Composing a Professional Life – Beyond the C Suitehttps://iwfma.org/wp-content/uploads/2019/09/linda-rossetti-2.png 614 453 Kirsten Singleton Kirsten Singleton https://secure.gravatar.com/avatar/fe7625828a21b9576c59e7708f8c2d6b?s=96&d=mm&r=g
Linda Rossetti is a Harvard MBA, serial entrepreneur and expert on transition and its impact on individuals and organizations. Her work on transition, and the incredible energy that she brings to it, coalesced after an uncertain and surprising period she experienced nearly a decade ago. At forty-five, the long-time MWF member caught herself saying, “This is it? You must be kidding. I’ve worked this hard for this?” That internal dialogue occurred during her CEO’s all-day staff meeting at Iron Mountain, a Fortune 500 company with 21,000 employees in thirty-seven countries where Rossetti served as an EVP and C Suite member. The internal dialogue unexpectedly challenged Rossetti to revisit her assumptions about work and the desired impact she hoped to have.
“Today, I think about my career impact in very simple terms. I want to change how the world thinks about transitions.” said Rossetti with a broad smile.
Rossetti believes that the topic of transition found her even though she was no stranger to transitions. Earlier she served as the CEO of EMaven, Inc., a venture-capital backed technology company that was acquired by publicly traded Perot Systems, now Dell EMC. Following that acquisition, she was recruited by an EMaven Advisory Board member to join Iron Mountain, a highly-acquisitive company that had completed more than two hundred acquisitions.
Like many of us in uncertain times, Rossetti searched for resources to help her make sense of how she might move forward. “I was surprised at how little I found that spoke to the enormity of what I was experiencing,” she said. Instead of caving, Rossetti doubled-down. She initiated research, a step that ultimately included hundreds of people from all walks of life who participated in two eighteen-month research cycles. “People seemed to show up. Serendipitously. For example, a professional colleague who happened to run a well-known national outplacement firm said, ‘We will be your learning lab. Let us know what you need.’” Thanks to this type of support, Rossetti’s research yielded groundbreaking insights on transitions and the skills required to navigate it successfully.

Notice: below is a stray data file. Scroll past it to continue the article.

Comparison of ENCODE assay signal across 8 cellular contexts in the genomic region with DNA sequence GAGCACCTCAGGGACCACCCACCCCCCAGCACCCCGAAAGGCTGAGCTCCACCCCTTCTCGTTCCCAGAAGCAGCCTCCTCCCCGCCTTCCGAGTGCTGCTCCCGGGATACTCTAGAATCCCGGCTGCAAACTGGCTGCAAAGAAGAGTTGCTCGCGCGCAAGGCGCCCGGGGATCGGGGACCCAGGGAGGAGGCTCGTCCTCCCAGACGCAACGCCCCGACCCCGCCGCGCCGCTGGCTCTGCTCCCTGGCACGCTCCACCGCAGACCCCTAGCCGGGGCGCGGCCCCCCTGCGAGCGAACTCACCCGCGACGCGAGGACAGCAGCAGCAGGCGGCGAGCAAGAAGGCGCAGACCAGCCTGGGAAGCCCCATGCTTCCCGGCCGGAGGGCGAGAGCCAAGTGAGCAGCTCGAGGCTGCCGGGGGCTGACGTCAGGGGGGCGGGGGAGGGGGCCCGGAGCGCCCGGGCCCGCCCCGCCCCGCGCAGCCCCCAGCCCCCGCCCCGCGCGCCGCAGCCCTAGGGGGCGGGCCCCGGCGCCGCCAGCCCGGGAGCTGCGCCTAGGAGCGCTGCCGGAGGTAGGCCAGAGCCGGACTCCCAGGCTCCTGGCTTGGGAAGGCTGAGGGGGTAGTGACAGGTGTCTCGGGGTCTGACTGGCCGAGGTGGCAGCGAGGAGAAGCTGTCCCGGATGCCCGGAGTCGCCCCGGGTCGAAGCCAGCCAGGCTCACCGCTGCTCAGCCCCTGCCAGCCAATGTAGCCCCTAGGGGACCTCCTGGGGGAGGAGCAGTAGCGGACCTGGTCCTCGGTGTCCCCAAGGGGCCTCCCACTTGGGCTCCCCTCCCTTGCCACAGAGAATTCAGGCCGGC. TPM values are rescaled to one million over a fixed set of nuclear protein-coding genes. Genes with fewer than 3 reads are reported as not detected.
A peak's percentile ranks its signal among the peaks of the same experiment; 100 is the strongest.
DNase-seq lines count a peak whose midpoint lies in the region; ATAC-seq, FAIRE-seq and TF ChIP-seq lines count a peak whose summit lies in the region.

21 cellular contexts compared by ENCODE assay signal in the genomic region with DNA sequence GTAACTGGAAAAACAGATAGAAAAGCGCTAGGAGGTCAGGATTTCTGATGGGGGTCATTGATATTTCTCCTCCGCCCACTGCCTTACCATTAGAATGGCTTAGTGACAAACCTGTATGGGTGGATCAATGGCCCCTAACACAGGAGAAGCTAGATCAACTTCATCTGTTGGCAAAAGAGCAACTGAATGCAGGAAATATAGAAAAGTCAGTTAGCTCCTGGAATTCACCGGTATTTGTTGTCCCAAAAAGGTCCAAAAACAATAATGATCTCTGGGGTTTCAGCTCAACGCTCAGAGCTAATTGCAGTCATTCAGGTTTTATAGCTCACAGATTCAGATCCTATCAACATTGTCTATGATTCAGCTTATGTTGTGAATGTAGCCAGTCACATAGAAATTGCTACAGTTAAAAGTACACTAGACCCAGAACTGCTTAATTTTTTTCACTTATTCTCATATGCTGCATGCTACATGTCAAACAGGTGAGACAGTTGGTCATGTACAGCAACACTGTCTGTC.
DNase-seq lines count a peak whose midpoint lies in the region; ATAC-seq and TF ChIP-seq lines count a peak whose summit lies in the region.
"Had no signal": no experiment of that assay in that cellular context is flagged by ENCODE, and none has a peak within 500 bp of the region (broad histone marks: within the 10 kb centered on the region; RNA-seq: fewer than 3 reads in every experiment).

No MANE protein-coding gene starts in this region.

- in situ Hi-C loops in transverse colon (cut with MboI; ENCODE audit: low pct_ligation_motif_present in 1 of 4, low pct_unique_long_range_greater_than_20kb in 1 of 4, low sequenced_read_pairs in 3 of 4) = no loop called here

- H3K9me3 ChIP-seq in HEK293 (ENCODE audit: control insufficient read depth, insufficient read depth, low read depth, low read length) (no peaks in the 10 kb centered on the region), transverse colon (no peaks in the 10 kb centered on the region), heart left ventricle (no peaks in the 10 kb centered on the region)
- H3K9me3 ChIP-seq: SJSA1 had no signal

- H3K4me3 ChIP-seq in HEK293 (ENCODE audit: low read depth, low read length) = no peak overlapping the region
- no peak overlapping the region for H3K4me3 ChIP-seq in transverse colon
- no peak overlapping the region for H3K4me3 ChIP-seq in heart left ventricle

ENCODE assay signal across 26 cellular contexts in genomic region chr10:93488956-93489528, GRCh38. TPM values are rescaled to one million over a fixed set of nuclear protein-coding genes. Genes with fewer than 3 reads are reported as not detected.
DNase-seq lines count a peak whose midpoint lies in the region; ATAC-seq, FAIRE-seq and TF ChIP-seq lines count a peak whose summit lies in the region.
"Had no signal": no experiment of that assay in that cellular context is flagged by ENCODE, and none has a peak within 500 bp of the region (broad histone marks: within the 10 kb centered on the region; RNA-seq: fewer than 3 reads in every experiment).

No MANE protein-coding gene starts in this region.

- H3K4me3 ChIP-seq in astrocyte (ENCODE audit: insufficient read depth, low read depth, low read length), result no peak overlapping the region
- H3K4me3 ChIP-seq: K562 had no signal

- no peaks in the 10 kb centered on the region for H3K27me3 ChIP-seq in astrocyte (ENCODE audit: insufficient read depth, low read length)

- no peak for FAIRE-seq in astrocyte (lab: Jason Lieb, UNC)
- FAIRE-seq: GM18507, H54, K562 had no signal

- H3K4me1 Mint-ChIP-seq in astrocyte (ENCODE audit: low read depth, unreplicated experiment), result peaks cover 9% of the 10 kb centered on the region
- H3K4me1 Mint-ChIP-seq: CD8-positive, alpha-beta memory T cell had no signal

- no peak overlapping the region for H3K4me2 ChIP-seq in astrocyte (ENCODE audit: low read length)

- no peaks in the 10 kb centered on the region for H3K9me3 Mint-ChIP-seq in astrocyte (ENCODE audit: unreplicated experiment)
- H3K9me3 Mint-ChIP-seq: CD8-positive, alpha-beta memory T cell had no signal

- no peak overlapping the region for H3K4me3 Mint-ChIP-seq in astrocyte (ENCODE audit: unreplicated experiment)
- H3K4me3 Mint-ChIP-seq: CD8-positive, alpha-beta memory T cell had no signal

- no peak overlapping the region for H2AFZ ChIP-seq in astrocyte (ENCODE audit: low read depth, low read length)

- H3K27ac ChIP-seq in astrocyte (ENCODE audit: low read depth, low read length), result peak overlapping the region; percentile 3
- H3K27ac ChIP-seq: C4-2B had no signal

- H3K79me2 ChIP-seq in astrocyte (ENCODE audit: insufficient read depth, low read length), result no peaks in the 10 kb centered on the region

“I discovered that we grossly misunderstand transition as a society,” said Rossetti. “Very often the first question people ask me once they hear about my work is, “What type of transition?’” Her research revealed that a wide variety of life experiences – from job loss to divorce to remarriage to sudden success – can serve as a catalyst to transitioning although none guarantee such an action.
Captivated by her research findings, Rossetti initiated a series of activities designed to address her important conclusions. She founded The Transition Institute, LLC, an organization that is dedicated to supporting individuals and organizations as they navigate transition. Her clients include Merrill Lynch, the US Air Force, Analog Devices, Harvard University, and many others. Her first book, Women & Transition: Reinventing Work and Life (Palgrave Macmillan, 2015), is a 5-star rated Amazon top seller. Most importantly, Rossetti and her organization collaborate with a number of organizations to advance thinking about transition through curriculum design, additional research and other multi-disciplinary pursuits. She hosts the podcast Destination Unknown – a field guide; and has been featured on NPR, NECN, CBS/WBZ, Money Magazine, The Boston Business Journal, SMARTBrief and other outlets.
“I view my work now more expansively than when I was in the C Suite. I think about my work in transition in terms of an enlivening value proposition, one that bestows individuals – and organizations – with the confidence to make different choices in times of uncertainty. Choices not driven by fear or perceived barriers or constraints but choices that allow them to identify opportunities, pursue dreams that felt previously impossible, and ultimately live the life they’ve imagined. It is a long way from the conference room at Iron Mountain. Thanks to my willingness to not run the other way in the face of uncertainty, I feel as if I uncovered the work I was put on the planet to do.”